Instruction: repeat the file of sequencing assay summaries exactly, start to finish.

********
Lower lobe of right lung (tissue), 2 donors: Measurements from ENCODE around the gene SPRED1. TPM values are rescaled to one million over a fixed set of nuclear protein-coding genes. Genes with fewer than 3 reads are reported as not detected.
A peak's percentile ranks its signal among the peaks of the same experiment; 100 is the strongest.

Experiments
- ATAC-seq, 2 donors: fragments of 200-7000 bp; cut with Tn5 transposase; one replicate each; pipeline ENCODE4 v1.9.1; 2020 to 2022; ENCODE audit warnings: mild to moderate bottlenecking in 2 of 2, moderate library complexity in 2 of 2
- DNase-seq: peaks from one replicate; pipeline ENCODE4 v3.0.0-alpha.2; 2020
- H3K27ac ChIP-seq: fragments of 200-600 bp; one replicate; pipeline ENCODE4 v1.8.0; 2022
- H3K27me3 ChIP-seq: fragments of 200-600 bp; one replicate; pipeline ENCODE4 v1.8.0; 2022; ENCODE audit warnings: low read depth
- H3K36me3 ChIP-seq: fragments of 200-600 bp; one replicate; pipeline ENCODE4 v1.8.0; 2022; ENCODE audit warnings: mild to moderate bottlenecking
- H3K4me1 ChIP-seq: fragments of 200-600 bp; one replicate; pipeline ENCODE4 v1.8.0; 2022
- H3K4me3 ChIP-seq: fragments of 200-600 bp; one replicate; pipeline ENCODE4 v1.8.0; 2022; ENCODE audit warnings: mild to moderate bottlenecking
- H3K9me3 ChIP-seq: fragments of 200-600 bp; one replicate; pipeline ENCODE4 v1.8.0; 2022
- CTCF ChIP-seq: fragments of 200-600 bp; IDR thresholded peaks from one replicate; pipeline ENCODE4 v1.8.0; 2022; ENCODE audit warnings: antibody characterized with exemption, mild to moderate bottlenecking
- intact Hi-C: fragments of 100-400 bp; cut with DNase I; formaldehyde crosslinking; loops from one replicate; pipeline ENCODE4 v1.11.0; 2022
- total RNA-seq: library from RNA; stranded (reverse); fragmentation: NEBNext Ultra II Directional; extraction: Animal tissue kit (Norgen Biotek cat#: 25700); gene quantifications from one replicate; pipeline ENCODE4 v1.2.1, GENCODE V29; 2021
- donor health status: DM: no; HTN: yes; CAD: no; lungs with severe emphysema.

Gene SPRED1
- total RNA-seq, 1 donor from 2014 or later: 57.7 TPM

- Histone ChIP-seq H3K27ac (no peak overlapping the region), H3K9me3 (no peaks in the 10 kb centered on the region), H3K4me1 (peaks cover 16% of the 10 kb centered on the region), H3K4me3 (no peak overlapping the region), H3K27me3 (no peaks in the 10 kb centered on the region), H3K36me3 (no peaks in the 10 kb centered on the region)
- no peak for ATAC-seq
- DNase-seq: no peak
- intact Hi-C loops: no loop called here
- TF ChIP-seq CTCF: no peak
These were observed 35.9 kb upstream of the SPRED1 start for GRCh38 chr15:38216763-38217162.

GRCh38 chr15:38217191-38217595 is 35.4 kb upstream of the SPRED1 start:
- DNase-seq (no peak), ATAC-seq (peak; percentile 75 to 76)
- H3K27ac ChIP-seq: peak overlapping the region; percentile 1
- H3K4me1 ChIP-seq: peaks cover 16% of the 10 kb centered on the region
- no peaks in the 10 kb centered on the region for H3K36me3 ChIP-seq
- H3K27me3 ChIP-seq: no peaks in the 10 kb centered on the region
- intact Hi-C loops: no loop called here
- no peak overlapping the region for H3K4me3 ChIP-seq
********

Lower lobe of right lung (tissue), 2 donors: Measurements from ENCODE around the gene SPRED1. TPM values are rescaled to one million over a fixed set of nuclear protein-coding genes. Genes with fewer than 3 reads are reported as not detected.
A peak's percentile ranks its signal among the peaks of the same experiment; 100 is the strongest.

Experiments
- ATAC-seq, 2 donors: fragments of 200-7000 bp; cut with Tn5 transposase; one replicate each; pipeline ENCODE4 v1.9.1; 2020 to 2022; ENCODE audit warnings: mild to moderate bottlenecking in 2 of 2, moderate library complexity in 2 of 2
- DNase-seq: peaks from one replicate; pipeline ENCODE4 v3.0.0-alpha.2; 2020
- H3K27ac ChIP-seq: fragments of 200-600 bp; one replicate; pipeline ENCODE4 v1.8.0; 2022
- H3K27me3 ChIP-seq: fragments of 200-600 bp; one replicate; pipeline ENCODE4 v1.8.0; 2022; ENCODE audit warnings: low read depth
- H3K36me3 ChIP-seq: fragments of 200-600 bp; one replicate; pipeline ENCODE4 v1.8.0; 2022; ENCODE audit warnings: mild to moderate bottlenecking
- H3K4me1 ChIP-seq: fragments of 200-600 bp; one replicate; pipeline ENCODE4 v1.8.0; 2022
- H3K4me3 ChIP-seq: fragments of 200-600 bp; one replicate; pipeline ENCODE4 v1.8.0; 2022; ENCODE audit warnings: mild to moderate bottlenecking
- H3K9me3 ChIP-seq: fragments of 200-600 bp; one replicate; pipeline ENCODE4 v1.8.0; 2022
- CTCF ChIP-seq: fragments of 200-600 bp; IDR thresholded peaks from one replicate; pipeline ENCODE4 v1.8.0; 2022; ENCODE audit warnings: antibody characterized with exemption, mild to moderate bottlenecking
- intact Hi-C: fragments of 100-400 bp; cut with DNase I; formaldehyde crosslinking; loops from one replicate; pipeline ENCODE4 v1.11.0; 2022
- total RNA-seq: library from RNA; stranded (reverse); fragmentation: NEBNext Ultra II Directional; extraction: Animal tissue kit (Norgen Biotek cat#: 25700); gene quantifications from one replicate; pipeline ENCODE4 v1.2.1, GENCODE V29; 2021
- donor health status: DM: no; HTN: yes; CAD: no; lungs with severe emphysema.

Gene SPRED1
- total RNA-seq, 1 donor from 2014 or later: 57.7 TPM

- Histone ChIP-seq H3K27ac (no peak overlapping the region), H3K9me3 (no peaks in the 10 kb centered on the region), H3K4me1 (peaks cover 16% of the 10 kb centered on the region), H3K4me3 (no peak overlapping the region), H3K27me3 (no peaks in the 10 kb centered on the region), H3K36me3 (no peaks in the 10 kb centered on the region)
- no peak for ATAC-seq
- DNase-seq: no peak
- intact Hi-C loops: no loop called here
- TF ChIP-seq CTCF: no peak
These were observed 35.9 kb upstream of the SPRED1 start for GRCh38 chr15:38216763-38217162.

GRCh38 chr15:38217191-38217595 is 35.4 kb upstream of the SPRED1 start:
- DNase-seq (no peak), ATAC-seq (peak; percentile 75 to 76)
- H3K27ac ChIP-seq: peak overlapping the region; percentile 1
- H3K4me1 ChIP-seq: peaks cover 16% of the 10 kb centered on the region
- no peaks in the 10 kb centered on the region for H3K36me3 ChIP-seq
- H3K27me3 ChIP-seq: no peaks in the 10 kb centered on the region
- intact Hi-C loops: no loop called here
- no peak overlapping the region for H3K4me3 ChIP-seq